UNITED NATIONS (Reuters) – Britain, the United States and France have proposed that Islamist extremist group Ansar al-Sharia in Libya be blacklisted under the United Nations al Qaeda sanctions regime, diplomats said on Tuesday, speaking on condition of anonymity.
If all 15 members of the U.N. Security Council’s al Qaeda sanctions committee agree, the group will be added to the list on Nov. 19 and subjected to an arms embargo and a global travel ban and asset freeze, the diplomats said.
Australian U.N. Ambassador Gary Quinlan, president of the Security Council this month, told reporters that council members would be looking in general at the possibility of broadening U.N. sanctions to target those undermining stability in Libya.
“One of the issues … is sanctions,” Quinlan said after a council discussion on Libya and other issues. He added that the idea was to possibly extend the scope of already existing measures “to take into account people who might want to spoil the political transition.”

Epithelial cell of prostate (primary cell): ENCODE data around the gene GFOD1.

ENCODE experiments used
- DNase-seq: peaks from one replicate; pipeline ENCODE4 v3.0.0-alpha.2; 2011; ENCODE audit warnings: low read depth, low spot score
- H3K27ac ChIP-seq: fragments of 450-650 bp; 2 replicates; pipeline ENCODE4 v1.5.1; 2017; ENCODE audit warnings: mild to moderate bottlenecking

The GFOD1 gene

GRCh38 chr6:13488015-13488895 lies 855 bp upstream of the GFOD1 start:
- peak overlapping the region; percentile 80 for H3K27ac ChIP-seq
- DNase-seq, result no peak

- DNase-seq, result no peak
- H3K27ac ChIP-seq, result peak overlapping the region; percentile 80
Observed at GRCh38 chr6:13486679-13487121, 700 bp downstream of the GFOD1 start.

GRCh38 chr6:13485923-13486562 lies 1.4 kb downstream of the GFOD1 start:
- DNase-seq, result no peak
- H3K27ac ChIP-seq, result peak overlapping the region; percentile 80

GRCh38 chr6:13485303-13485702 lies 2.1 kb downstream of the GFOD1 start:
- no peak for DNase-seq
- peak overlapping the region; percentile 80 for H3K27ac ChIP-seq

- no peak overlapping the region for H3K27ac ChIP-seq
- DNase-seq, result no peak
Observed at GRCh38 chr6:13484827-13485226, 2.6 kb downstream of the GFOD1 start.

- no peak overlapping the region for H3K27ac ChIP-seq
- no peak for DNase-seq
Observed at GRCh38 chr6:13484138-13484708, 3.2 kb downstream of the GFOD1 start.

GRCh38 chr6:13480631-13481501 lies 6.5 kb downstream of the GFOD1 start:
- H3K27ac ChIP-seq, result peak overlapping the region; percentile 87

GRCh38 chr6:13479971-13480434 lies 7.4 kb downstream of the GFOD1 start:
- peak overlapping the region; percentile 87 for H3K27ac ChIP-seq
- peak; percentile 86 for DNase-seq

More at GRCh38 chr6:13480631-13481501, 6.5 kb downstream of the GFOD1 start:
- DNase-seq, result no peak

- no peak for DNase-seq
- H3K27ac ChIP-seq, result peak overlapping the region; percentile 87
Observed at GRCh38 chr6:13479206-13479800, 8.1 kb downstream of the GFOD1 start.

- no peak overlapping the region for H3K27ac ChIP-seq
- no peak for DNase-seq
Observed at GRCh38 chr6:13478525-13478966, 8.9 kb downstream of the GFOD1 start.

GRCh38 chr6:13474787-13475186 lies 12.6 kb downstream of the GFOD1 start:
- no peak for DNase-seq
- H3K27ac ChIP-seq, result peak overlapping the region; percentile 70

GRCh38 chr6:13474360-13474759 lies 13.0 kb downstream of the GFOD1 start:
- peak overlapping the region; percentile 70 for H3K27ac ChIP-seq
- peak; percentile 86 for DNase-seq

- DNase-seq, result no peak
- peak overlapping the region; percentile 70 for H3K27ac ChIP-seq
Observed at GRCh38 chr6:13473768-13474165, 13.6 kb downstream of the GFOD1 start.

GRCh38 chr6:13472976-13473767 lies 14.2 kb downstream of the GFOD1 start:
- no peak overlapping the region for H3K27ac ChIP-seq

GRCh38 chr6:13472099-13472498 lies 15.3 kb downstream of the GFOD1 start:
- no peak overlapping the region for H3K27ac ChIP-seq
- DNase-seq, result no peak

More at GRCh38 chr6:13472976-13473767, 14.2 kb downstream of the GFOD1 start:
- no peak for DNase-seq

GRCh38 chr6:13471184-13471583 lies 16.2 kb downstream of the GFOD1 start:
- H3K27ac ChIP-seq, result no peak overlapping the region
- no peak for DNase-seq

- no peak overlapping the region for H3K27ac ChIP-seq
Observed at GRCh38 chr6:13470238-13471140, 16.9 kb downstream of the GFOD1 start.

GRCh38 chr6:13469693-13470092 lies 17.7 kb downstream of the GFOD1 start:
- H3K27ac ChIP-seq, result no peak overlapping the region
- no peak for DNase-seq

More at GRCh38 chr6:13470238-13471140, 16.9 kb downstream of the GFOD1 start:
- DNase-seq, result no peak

Ansar al-Sharia is blamed by Washington for a 2012 attack on the U.S. consulate in the city of Benghazi that killed the American ambassador.
Western powers worry that Libya is heading toward civil war as authorities are too weak to control former rebels who helped oust Muammar Gaddafi in 2011 but now defy state authority to grab power and a share of oil revenues.
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